EU Agency Calls for a Re-definition of Marriage, Criminalization of “Homophobia”
By Maciej Golubiewski
BRUSSELS, August 21, 2008 (C-FAM) - A recent report from the Fundamental Rights Agency (FRA) of the European Union (EU) has called for binding EU regulations that would equalize the legal status of married heterosexual couples with that of same-sex and opposite-sex couples across Europe. It also recommends policies aimed at "promoting visibility of homosexuality and other gender identities" and criminalizing homophobia through "hate crime" legislation.
FRA contracted writing of the report to a group called FRALEX. FRALEX is roughly the same group as the now defunct EU "network of independent fundamental rights experts," a group that was widely criticized for trying to get the government of Slovakia to abrogate a treaty with the Vatican that provided conscience protection for doctors unwilling to carry out abortions.
The European Parliament requested FRA’s opinion in drafting a new EU law, called a directive that would prohibit discrimination based on "sexual orientation" in employment, education, social security, health care, and access to goods and services. Current EU laws extend that kind of protection only in the area of employment, leaving other areas to be treated in national legislation.
The 165-page report goes beyond examining the proposed directive and contains analysis of all possible aspects of EU and national laws that possibly discriminate against homosexuals. Areas include employment, freedom of movement, asylum, family reunification, freedom of assembly, and criminal law.
The report argues that EU law should force member states, in which there is no registered-partnership or "gay marriage" legislation, to treat people in these arrangements as married couples. Currently, the EU allows citizens of the EU and their family members to move and reside freely anywhere in the EU. The EU also allows third-country nationals who are spouses of EU citizens to reside legally in the EU. Both of these regulations refer to marriage in the traditional sense, although they allow exceptions when the move or reunification happens between countries that recognize other forms of relationships as equivalent to marriage.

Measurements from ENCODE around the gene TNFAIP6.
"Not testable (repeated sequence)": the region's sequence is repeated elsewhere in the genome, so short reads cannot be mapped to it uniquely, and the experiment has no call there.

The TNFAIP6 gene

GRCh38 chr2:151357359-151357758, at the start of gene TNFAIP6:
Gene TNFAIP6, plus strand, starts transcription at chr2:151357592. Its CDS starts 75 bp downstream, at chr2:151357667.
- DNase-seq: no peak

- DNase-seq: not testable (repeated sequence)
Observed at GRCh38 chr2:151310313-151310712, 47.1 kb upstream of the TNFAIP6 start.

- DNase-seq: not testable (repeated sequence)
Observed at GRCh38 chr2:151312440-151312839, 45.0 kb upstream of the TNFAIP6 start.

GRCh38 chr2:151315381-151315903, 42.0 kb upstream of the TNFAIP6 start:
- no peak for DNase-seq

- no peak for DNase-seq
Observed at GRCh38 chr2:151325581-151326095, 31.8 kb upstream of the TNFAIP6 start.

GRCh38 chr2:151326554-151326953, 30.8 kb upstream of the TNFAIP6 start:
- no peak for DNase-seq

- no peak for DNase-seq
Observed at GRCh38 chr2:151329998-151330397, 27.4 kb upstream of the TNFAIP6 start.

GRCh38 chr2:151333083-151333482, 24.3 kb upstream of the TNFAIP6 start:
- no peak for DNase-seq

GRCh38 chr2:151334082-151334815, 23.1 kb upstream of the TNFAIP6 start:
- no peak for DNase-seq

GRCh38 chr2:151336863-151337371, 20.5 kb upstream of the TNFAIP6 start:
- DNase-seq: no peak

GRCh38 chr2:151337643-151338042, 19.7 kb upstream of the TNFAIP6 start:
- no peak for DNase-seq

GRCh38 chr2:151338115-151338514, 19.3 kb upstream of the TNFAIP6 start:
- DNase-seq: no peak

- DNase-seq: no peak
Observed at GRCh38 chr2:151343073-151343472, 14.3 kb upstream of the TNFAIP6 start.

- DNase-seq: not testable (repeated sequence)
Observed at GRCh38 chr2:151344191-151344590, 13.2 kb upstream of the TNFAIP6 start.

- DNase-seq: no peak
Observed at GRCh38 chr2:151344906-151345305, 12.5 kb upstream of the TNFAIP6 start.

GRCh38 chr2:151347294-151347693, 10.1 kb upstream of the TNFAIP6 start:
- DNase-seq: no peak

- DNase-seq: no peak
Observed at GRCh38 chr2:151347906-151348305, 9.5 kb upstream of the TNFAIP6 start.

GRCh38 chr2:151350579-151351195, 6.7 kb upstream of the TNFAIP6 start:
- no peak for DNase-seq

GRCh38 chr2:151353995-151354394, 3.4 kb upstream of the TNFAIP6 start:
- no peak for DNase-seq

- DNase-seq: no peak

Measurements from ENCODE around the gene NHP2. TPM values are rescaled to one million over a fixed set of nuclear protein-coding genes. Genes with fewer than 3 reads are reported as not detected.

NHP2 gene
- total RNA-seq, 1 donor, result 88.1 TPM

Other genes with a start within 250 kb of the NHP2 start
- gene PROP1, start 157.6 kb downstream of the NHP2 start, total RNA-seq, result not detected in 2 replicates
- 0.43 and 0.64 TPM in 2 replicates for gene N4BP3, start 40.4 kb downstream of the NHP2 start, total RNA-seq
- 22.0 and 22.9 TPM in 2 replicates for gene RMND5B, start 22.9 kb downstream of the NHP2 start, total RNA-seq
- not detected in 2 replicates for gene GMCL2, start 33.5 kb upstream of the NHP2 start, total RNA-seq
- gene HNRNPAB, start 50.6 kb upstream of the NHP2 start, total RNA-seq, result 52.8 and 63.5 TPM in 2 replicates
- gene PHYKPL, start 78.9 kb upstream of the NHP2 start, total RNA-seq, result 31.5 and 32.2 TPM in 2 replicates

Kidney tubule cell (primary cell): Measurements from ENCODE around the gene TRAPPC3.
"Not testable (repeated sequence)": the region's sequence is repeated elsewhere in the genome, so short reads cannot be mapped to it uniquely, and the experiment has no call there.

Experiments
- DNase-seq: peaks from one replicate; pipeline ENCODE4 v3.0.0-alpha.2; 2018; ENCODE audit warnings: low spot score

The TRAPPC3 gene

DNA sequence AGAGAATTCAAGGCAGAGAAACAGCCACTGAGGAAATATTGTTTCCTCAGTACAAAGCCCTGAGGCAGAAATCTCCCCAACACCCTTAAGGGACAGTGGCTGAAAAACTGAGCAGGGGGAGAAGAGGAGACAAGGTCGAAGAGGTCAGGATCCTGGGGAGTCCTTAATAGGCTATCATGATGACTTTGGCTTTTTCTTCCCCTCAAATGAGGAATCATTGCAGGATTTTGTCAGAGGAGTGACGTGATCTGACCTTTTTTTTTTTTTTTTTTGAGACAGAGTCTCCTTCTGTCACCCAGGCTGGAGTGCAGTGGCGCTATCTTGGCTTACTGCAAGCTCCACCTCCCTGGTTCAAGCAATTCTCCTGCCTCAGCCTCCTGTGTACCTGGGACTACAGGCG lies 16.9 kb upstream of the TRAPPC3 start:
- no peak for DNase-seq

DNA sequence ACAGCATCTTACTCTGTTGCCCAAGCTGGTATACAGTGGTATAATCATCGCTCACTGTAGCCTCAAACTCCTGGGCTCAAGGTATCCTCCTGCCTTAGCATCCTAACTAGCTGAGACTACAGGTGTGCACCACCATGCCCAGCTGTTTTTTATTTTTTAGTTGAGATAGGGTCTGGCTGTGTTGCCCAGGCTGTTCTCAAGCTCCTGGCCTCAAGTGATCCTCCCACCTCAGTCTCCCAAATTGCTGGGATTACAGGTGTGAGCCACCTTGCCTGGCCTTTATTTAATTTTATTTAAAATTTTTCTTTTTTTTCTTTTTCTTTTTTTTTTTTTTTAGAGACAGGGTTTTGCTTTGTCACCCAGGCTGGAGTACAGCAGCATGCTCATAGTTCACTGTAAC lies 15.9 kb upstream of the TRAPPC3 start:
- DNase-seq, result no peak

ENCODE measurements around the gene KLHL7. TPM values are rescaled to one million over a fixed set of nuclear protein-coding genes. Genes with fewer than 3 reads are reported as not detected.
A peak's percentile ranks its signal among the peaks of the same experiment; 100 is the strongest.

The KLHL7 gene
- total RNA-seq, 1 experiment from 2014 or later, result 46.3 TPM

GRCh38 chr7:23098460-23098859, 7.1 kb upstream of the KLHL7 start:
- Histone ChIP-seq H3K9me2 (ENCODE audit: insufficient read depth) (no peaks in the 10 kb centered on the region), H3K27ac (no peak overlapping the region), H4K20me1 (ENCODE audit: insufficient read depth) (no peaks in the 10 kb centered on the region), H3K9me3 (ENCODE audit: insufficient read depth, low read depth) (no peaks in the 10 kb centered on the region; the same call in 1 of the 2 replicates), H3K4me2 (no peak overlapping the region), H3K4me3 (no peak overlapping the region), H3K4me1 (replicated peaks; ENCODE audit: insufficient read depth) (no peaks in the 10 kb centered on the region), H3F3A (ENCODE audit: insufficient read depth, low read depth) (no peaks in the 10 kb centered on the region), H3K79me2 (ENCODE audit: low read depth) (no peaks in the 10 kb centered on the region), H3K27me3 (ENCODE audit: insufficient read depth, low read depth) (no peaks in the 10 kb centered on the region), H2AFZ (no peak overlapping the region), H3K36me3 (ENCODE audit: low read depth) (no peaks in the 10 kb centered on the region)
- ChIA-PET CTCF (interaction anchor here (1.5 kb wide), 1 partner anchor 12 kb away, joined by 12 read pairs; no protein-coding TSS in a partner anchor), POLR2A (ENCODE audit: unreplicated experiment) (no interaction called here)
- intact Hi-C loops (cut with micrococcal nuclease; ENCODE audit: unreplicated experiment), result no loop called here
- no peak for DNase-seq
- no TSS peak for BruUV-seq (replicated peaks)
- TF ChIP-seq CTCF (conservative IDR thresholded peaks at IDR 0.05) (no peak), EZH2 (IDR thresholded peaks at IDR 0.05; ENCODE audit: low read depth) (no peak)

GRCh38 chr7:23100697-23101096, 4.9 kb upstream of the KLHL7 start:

The extension of marital privileges to same-sex and cohabiting opposite-sex couples is justified in the report by reference to the EU’s "fundamental principle" of "equal treatment." Yet, the definition of same-sex and opposite-sex couples is not precisely defined in the text. The authors refer to "stable and permanent relationships" or "de facto durable relationships" or relationships with "a sufficient degree of permanency." Arguably, only couples involved in a sexual relationship would benefit from the proposed extension of current EU regulations. The report does not contain any prescriptions of how governments might attest to and discern such relationships.
Other parts of the report call for mandatory national "equality bodies," preferably with independent units dealing only with homosexual issues. It argues for endowing them with "quasi-adjudicatory functions" that would allow them to issue "binding sanctions or orders, subject to review by courts." It also argues for a sweeping EU regulation that would make "homophobic hate speech a criminal offense."
Maciej Brachowicz, a human rights expert from Poland-based Jegiellonian Club, told the Friday Fax that "if one were to agree with FRA’s opinion, there are barely any legal grounds left for claiming that any inequality in social life should not be treated as discriminatory."